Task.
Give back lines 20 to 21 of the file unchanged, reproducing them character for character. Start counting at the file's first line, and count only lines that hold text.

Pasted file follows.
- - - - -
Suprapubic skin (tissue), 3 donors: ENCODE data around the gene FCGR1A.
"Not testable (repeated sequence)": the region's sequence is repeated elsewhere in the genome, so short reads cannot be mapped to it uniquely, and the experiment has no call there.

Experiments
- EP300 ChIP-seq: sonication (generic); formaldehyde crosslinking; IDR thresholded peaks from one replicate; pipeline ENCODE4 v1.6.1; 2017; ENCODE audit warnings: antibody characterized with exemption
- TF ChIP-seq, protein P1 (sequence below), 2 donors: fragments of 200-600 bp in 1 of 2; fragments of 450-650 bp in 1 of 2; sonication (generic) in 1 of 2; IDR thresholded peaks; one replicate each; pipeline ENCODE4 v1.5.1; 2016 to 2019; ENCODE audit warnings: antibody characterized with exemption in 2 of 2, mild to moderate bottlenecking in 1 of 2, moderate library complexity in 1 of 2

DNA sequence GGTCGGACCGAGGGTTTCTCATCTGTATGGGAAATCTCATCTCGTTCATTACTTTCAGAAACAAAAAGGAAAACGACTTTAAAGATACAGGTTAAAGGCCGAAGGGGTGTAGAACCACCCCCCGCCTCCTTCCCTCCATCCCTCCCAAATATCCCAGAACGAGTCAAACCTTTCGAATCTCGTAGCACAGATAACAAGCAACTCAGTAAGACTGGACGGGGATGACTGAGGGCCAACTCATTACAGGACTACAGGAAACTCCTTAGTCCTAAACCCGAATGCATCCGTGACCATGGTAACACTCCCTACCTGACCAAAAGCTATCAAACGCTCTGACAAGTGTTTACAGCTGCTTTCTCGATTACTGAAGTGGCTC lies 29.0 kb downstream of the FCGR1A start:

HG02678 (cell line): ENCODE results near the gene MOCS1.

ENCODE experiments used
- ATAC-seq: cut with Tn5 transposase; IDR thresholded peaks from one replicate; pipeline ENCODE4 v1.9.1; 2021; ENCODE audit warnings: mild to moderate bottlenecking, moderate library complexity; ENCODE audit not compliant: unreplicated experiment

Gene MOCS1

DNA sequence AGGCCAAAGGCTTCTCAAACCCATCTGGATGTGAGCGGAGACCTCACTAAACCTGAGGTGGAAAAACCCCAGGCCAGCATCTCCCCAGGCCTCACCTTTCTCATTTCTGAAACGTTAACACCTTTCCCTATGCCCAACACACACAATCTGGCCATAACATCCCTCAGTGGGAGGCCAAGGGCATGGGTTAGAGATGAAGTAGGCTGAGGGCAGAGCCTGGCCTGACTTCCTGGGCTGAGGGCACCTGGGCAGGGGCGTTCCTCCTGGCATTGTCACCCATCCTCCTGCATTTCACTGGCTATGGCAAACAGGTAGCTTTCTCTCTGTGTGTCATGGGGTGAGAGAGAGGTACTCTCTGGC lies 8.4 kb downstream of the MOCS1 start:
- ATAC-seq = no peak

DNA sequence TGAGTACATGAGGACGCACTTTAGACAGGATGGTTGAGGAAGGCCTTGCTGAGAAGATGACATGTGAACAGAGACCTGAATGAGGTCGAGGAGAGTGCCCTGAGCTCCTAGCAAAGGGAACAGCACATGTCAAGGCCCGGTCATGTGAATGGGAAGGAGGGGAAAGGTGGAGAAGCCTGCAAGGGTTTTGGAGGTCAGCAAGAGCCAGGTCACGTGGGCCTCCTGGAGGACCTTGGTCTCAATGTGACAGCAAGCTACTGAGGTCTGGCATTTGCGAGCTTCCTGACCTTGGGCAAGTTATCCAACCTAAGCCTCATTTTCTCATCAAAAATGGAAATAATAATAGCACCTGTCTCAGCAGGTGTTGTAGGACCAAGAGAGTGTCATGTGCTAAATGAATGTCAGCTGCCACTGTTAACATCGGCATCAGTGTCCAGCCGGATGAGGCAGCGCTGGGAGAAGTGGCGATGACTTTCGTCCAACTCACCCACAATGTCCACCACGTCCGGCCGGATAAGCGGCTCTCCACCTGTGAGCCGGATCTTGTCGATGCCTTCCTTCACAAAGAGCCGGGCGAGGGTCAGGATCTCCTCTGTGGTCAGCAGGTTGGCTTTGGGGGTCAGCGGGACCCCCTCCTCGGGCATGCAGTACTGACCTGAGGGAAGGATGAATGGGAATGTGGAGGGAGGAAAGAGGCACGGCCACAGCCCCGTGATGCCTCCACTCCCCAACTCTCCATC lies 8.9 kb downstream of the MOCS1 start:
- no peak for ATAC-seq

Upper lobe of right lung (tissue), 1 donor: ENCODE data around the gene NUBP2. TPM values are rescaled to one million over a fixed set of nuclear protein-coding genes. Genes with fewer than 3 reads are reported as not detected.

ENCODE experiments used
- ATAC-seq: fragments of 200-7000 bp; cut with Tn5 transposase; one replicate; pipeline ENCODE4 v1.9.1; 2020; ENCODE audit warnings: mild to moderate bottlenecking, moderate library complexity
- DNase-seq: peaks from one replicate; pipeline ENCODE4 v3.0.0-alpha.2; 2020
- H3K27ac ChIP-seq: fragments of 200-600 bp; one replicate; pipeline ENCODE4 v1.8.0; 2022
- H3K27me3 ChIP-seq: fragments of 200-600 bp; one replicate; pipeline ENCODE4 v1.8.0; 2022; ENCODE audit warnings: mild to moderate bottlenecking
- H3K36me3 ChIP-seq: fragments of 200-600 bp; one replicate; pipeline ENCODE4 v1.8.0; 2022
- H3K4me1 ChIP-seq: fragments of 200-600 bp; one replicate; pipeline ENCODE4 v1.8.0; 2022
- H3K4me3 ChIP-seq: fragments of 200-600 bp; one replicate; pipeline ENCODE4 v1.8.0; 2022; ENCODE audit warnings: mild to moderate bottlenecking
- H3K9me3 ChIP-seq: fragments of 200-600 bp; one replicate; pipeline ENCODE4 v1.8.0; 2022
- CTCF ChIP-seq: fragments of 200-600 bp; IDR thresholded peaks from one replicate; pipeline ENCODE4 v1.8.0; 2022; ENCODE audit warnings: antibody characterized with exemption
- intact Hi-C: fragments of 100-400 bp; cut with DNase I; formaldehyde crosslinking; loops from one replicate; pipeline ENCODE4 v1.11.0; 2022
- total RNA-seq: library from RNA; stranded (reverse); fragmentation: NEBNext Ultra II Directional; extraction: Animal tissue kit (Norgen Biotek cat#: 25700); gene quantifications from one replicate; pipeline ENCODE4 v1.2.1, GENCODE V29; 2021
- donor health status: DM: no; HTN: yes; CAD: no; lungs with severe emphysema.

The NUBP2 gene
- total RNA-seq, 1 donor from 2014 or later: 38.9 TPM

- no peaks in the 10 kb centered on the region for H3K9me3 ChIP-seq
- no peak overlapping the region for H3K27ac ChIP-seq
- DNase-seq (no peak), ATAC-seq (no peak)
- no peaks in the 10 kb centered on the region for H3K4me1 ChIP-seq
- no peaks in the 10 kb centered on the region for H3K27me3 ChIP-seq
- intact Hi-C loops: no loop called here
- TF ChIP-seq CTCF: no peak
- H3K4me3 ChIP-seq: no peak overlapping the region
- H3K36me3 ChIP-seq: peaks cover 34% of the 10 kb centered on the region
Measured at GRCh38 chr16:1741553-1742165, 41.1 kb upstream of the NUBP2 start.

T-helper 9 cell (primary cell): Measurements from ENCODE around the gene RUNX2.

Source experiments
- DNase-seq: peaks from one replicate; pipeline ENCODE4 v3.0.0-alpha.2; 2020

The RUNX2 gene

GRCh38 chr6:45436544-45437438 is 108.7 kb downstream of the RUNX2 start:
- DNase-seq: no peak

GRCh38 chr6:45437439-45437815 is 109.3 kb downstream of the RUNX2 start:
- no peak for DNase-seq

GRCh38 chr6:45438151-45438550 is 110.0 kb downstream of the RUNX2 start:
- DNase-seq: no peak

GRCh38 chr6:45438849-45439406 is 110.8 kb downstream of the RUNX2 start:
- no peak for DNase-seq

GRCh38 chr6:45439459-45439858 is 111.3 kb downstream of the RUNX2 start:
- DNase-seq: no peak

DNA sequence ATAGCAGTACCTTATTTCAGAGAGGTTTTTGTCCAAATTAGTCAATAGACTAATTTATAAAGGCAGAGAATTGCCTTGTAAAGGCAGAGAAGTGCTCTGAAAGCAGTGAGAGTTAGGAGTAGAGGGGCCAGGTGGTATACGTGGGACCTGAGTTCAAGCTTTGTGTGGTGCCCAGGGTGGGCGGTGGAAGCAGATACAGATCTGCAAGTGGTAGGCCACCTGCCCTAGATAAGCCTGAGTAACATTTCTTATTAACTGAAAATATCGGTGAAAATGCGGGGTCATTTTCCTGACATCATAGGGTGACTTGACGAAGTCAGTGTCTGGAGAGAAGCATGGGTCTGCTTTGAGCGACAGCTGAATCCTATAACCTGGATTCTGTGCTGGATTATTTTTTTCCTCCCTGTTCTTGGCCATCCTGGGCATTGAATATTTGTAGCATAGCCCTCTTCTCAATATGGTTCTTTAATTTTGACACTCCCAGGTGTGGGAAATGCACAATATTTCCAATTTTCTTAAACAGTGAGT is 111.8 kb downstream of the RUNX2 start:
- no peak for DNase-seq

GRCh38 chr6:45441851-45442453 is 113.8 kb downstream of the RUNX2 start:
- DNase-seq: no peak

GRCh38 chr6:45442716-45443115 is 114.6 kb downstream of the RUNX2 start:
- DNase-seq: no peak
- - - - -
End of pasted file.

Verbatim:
- H3K27me3 ChIP-seq: fragments of 200-600 bp; one replicate; pipeline ENCODE4 v1.8.0; 2022; ENCODE audit warnings: mild to moderate bottlenecking
- H3K36me3 ChIP-seq: fragments of 200-600 bp; one replicate; pipeline ENCODE4 v1.8.0; 2022